Letitia VanSant's lyrics are at once personally and politically relevant. Hailed as one of Baltimore's strongest songwriters (BmoreArt), her distinct voice is fortified by sparse indie folk and Americana arrangements. BBC Radio calls her "very, very, very good - a fascinating new artist."
In her music as in her life, VanSant’s has always sought to wrestle with worthy questions. Before her return to Baltimore, VanSant earned a Human Rights and Humanitarian Issues concentration from Macalester College (St. Paul, MN). Afterwards she worked for the Obama campaign in Detroit, and then did environmental organizing in Baltimore. Five years of work with a progressive advocacy group landed her in Washington DC. On weekends, she reflected on the state of society through her songs, earning a regional following in coffee shops and clubs.
“We are in this political crisis in part because we have a lot of spiritual work to do,” says VanSant. “This moment requires us to think deeply about our priorities, to confront our fears, to really know ourselves. We have to build the relationships and the emotional fortitude to sustain a movement.”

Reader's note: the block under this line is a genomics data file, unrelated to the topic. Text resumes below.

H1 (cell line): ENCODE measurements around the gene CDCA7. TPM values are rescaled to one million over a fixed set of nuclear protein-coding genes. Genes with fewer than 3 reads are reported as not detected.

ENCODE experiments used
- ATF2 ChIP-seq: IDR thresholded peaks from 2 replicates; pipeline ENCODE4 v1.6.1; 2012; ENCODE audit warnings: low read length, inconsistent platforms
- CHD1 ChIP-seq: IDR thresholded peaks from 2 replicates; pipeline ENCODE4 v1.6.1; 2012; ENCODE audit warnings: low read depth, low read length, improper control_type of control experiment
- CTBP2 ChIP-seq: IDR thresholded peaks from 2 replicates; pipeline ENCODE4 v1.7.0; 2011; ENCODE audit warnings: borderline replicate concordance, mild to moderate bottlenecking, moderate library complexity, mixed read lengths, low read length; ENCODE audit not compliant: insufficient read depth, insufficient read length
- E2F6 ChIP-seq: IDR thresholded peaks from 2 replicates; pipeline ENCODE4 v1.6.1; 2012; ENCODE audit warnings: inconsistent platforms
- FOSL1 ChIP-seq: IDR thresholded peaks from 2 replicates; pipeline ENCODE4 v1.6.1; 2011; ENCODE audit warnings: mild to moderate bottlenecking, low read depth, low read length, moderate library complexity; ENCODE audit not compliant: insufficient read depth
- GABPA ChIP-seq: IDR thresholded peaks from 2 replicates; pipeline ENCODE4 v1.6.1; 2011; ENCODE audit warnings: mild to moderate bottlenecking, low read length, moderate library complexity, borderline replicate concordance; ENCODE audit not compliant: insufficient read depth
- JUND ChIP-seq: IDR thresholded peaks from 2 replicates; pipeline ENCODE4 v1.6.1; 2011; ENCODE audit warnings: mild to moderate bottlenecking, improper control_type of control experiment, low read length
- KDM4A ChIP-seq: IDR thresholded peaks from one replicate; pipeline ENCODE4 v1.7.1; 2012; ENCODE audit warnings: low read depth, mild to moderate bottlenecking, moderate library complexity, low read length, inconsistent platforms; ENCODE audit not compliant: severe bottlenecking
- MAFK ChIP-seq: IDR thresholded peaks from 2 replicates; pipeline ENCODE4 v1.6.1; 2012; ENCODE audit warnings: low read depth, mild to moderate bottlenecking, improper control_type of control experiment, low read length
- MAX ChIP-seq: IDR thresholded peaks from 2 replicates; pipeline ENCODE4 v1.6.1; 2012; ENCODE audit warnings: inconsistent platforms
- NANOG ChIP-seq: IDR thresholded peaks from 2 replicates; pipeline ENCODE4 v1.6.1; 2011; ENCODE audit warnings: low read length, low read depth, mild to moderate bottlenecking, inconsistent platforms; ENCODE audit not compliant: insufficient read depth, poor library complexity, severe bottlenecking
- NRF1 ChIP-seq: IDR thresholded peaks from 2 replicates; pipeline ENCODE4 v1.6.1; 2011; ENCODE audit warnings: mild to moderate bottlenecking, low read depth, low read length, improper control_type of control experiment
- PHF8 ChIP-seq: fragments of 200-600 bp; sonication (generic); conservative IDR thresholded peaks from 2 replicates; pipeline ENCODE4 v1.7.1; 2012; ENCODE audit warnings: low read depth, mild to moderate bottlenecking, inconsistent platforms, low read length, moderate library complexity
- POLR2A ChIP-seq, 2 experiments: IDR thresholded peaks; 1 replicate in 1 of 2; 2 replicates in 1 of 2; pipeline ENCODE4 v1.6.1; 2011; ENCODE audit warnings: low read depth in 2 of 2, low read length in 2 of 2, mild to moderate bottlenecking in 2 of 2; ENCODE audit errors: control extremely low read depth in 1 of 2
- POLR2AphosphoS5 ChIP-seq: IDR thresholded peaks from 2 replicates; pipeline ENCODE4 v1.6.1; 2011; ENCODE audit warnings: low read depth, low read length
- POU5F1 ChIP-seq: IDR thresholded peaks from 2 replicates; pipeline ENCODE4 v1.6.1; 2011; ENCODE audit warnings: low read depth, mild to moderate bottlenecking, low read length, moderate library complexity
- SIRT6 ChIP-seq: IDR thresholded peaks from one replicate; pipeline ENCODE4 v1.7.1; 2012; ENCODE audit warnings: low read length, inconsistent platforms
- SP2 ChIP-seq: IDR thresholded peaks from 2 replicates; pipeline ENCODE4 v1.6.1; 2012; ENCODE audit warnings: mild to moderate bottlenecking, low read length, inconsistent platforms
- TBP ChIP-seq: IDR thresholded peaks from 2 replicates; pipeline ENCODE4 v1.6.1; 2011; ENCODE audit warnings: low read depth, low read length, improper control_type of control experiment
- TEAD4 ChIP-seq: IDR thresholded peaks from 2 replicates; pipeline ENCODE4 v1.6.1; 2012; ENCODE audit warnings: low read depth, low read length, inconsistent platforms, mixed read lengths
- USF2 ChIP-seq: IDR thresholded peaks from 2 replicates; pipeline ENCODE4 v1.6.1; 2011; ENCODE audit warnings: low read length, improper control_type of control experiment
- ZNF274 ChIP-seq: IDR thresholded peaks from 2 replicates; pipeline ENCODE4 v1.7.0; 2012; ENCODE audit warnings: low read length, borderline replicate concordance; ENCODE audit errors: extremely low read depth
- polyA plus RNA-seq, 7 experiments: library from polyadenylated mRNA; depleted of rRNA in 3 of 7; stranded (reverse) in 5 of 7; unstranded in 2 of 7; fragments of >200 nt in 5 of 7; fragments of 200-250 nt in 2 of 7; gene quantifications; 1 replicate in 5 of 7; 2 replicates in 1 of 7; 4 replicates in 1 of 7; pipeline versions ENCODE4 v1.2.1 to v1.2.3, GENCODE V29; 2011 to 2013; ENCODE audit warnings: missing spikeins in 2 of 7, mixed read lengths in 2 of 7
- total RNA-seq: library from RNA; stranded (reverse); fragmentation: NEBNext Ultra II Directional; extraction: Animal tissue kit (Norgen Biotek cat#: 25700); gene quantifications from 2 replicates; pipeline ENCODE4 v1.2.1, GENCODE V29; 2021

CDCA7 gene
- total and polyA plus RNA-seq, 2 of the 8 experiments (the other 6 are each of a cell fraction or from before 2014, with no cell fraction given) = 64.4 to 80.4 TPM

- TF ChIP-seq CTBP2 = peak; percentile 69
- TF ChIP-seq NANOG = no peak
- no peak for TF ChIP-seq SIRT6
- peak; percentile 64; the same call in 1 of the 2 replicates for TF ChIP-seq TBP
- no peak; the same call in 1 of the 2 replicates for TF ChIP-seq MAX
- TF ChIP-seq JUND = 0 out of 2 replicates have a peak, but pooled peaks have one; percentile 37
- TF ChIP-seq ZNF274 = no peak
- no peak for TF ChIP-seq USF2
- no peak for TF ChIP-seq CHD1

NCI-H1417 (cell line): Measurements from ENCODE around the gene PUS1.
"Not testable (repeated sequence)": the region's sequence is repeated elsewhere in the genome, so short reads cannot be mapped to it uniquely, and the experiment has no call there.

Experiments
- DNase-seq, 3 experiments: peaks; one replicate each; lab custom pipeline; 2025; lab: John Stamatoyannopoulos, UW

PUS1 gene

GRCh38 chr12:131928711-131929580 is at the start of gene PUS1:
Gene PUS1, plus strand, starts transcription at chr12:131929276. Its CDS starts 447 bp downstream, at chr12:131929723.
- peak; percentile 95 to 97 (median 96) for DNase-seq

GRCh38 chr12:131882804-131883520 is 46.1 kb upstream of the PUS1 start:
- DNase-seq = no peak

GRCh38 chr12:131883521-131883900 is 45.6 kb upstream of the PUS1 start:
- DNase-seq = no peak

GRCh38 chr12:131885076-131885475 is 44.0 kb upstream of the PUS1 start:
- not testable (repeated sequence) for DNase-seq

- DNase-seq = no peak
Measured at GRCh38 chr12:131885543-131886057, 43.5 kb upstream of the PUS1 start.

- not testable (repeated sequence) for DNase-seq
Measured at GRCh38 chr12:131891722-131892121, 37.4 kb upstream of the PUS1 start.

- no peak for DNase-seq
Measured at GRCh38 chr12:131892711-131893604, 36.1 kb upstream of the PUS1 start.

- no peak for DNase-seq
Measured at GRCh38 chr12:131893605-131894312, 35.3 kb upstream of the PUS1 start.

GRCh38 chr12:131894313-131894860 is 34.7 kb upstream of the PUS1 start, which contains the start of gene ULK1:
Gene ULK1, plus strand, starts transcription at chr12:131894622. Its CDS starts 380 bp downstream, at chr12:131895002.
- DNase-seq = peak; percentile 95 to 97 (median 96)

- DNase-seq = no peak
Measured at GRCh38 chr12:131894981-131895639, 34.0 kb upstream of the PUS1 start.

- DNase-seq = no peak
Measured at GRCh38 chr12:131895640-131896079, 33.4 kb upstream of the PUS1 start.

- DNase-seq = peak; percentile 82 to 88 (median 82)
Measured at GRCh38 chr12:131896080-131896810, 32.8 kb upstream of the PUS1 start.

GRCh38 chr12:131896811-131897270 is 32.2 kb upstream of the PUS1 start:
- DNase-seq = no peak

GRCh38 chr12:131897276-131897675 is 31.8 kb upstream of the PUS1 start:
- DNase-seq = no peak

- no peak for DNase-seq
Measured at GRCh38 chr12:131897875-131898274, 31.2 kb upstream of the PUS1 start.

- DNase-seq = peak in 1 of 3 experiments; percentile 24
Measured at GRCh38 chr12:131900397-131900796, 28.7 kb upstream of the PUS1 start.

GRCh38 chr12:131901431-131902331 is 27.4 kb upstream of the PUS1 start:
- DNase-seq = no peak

The pull of music eventually got the best of her, and she ultimately left her nine-to- five job to become a musician. She hasn’t looked back since, and for good reason. In 2017 she won the Kerrville New Folk Songwriting Competition, an honor shared along with the likes of Lucinda Williams, Lyle Lovett, Nanci Griffith, Anais Mitchell, and Caroline Spence. Songs from her new album have also won critical acclaim from the Mid-Atlantic Songwriting Contest (Gold; Folk Category), Falcon Ridge (Emerging Artist), and Rocky Mountain Folks Fest Songwriting Contest (1st Alternate). She’s graced the Kennedy Center’s Millennium Stage, and placed among the Top 10 listener-voted “Songs of the Year” by her local radio station 89.7 WTMD.